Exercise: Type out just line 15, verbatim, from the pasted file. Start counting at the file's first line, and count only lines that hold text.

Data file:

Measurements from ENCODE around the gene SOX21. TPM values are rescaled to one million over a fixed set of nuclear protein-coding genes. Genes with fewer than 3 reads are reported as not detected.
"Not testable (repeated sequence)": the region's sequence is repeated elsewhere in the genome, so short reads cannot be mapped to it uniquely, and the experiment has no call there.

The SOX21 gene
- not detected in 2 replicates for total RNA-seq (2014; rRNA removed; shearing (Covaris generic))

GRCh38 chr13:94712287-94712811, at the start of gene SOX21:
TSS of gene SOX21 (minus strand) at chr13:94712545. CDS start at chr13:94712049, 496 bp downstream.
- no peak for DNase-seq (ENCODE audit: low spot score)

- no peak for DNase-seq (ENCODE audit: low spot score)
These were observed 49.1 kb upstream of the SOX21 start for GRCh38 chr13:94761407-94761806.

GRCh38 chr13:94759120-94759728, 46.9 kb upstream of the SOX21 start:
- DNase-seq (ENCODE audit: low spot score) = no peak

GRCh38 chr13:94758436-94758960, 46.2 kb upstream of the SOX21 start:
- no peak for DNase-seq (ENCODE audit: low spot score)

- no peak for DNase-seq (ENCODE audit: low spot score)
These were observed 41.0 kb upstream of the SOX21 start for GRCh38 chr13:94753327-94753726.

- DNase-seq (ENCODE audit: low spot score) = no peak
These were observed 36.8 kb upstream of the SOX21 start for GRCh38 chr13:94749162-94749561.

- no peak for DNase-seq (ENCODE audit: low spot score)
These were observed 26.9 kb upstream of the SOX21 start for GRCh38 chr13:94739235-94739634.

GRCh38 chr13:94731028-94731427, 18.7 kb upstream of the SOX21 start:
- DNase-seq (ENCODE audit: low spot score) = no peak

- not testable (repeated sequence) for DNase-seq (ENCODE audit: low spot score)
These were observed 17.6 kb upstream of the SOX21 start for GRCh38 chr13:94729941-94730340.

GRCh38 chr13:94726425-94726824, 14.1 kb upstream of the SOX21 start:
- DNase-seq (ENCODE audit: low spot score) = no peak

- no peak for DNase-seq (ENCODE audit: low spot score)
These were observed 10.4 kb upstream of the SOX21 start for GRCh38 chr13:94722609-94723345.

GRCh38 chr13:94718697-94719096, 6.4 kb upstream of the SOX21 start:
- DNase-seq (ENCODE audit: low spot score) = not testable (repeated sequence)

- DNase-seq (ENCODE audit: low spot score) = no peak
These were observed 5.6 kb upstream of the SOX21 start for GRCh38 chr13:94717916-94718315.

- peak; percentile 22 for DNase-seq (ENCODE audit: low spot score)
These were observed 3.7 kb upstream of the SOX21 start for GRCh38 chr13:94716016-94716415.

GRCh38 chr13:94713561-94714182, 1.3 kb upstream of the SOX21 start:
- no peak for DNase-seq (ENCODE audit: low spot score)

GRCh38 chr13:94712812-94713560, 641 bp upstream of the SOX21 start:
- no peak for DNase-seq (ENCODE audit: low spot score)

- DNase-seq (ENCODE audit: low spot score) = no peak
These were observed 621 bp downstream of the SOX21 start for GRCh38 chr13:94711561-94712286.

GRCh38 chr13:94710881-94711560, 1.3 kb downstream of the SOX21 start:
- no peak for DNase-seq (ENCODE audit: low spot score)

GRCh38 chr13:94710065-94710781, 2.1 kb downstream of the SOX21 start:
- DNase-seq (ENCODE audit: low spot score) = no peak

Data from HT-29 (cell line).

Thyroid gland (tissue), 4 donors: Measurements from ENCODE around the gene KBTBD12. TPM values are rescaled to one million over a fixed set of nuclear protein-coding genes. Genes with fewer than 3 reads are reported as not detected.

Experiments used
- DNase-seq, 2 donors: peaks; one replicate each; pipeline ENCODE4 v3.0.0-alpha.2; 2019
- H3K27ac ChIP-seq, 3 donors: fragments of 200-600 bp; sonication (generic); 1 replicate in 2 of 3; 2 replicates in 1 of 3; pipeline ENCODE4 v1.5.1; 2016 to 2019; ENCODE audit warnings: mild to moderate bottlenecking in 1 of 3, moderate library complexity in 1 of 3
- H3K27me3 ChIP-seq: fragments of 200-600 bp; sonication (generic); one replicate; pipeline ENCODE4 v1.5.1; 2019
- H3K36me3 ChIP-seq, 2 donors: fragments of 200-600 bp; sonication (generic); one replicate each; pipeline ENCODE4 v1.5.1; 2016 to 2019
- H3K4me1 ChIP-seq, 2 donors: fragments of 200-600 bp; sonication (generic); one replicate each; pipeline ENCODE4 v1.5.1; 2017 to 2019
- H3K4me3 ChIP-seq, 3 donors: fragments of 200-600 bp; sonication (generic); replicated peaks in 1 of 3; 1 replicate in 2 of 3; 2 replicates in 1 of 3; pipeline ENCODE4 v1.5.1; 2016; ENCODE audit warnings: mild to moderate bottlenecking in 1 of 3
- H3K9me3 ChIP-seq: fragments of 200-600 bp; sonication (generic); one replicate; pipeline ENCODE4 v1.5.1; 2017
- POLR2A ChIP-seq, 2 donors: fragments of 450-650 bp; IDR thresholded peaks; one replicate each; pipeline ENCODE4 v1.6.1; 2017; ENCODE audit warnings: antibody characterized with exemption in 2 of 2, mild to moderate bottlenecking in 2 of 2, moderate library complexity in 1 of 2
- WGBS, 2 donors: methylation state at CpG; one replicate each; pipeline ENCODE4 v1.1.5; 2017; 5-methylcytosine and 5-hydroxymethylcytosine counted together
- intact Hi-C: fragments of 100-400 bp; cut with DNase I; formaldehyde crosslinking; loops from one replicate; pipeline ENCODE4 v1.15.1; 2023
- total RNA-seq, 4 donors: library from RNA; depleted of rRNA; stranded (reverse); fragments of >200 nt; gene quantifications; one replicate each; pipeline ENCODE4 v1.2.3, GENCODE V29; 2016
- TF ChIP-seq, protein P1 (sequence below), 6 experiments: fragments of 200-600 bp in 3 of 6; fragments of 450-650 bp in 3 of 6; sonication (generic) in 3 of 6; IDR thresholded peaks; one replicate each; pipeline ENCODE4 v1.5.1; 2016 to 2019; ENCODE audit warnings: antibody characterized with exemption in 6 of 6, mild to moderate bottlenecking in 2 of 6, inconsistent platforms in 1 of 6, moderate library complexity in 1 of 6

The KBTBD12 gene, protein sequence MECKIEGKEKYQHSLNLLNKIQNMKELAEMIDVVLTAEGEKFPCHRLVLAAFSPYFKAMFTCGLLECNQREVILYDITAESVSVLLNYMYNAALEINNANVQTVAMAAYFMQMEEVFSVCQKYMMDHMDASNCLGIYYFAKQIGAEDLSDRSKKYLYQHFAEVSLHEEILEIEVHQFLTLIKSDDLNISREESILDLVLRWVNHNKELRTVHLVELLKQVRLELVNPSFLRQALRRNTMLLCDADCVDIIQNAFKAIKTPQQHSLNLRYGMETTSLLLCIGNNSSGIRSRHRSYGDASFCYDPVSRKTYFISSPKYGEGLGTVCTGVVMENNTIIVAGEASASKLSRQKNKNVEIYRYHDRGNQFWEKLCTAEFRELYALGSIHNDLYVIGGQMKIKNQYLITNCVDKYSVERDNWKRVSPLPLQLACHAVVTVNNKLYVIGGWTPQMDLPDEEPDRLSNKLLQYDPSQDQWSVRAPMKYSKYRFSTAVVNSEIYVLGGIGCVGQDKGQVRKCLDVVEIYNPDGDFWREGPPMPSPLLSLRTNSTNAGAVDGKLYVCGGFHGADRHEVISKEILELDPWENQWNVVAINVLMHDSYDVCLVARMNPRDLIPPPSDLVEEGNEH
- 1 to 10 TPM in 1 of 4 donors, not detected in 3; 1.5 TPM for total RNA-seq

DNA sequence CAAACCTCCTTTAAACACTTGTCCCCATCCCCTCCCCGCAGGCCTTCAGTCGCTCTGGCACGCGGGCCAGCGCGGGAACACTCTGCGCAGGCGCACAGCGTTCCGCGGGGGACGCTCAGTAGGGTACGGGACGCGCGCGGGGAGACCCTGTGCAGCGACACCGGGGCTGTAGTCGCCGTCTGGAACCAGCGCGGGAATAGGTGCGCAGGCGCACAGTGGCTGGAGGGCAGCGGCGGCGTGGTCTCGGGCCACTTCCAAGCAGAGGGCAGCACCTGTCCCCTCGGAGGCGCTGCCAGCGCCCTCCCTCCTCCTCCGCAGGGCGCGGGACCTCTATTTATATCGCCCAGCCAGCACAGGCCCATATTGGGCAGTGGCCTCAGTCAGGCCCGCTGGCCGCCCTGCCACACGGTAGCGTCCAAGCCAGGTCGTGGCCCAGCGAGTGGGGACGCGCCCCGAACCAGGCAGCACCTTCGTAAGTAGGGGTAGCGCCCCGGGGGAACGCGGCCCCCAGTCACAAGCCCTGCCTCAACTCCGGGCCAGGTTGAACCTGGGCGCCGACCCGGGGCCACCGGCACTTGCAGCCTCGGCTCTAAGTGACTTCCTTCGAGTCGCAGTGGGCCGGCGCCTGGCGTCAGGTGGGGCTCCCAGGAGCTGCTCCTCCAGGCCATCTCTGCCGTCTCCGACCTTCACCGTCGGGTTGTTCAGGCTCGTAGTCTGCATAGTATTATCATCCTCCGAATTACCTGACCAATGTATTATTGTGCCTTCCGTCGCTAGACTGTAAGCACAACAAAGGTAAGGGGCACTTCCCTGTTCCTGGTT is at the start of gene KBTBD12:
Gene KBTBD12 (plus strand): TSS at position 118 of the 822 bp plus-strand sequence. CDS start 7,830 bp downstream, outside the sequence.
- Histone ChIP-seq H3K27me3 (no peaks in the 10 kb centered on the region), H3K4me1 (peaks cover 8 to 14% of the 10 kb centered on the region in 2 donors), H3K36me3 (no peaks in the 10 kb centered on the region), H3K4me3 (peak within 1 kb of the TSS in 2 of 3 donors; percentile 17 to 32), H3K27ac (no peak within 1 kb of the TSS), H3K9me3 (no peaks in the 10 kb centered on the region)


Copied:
These were observed 41.0 kb upstream of the SOX21 start for GRCh38 chr13:94753327-94753726.